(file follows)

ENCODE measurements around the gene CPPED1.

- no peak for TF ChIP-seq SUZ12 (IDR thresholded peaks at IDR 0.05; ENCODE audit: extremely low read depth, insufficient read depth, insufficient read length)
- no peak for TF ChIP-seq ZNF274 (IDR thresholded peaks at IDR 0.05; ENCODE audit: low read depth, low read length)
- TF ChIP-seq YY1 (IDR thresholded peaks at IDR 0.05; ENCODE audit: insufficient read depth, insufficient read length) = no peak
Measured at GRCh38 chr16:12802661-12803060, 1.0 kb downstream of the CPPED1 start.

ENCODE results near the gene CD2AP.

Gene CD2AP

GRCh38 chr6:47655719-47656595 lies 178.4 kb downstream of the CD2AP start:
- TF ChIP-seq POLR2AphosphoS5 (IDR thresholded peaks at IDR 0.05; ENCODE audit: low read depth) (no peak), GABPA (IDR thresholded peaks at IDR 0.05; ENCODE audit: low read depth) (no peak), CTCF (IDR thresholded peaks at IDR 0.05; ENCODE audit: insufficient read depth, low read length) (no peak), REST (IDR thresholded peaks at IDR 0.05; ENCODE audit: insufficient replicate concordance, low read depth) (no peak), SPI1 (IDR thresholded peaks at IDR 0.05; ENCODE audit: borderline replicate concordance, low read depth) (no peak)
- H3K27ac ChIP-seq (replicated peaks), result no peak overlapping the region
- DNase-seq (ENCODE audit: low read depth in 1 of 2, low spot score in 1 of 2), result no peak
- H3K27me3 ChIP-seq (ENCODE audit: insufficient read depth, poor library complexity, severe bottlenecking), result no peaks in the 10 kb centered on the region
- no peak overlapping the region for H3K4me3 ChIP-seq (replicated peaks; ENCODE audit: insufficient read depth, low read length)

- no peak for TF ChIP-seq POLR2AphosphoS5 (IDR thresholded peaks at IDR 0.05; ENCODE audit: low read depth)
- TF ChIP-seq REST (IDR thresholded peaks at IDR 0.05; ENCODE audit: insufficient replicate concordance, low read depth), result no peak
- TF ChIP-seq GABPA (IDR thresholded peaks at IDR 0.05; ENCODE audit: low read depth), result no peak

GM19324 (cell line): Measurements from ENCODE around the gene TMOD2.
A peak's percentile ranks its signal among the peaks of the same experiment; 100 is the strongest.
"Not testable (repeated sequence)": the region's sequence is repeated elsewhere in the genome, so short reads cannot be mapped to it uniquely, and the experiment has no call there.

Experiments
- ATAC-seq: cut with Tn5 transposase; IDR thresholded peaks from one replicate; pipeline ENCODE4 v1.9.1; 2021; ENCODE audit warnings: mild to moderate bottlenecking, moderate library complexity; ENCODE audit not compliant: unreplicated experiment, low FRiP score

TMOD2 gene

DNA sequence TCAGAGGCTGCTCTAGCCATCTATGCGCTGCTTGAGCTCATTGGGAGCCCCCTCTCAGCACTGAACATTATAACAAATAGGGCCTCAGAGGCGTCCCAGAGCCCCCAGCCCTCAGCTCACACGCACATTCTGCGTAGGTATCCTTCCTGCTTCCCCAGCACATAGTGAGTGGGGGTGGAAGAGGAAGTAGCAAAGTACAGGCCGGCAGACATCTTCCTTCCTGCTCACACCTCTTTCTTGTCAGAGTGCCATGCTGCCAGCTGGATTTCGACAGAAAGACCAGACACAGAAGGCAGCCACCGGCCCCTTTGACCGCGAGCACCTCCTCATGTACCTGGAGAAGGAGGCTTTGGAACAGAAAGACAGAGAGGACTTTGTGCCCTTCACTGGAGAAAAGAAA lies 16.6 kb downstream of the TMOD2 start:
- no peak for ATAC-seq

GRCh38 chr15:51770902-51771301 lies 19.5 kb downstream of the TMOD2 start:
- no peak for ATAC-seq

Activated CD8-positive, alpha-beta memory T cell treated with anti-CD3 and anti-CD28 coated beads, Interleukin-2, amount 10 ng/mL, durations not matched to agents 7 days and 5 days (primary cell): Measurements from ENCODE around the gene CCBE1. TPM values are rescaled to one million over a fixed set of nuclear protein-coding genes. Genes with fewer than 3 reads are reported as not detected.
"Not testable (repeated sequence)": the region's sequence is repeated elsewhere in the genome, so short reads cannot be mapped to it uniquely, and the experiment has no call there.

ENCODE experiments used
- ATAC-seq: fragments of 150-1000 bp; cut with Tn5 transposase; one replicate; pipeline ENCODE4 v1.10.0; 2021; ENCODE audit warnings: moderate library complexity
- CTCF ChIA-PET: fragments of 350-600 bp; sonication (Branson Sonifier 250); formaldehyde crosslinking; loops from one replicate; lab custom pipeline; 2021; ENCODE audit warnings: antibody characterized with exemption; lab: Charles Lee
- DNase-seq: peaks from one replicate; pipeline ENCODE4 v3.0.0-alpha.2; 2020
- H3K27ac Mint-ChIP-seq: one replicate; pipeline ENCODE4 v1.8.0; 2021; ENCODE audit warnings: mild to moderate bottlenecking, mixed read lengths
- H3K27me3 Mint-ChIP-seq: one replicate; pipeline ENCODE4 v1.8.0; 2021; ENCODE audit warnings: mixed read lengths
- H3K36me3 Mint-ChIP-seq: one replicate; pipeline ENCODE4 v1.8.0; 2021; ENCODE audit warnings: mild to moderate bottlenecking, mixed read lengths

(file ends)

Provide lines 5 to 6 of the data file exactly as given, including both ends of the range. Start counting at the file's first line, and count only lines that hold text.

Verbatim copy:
Measured at GRCh38 chr16:12802661-12803060, 1.0 kb downstream of the CPPED1 start.

ENCODE results near the gene CD2AP.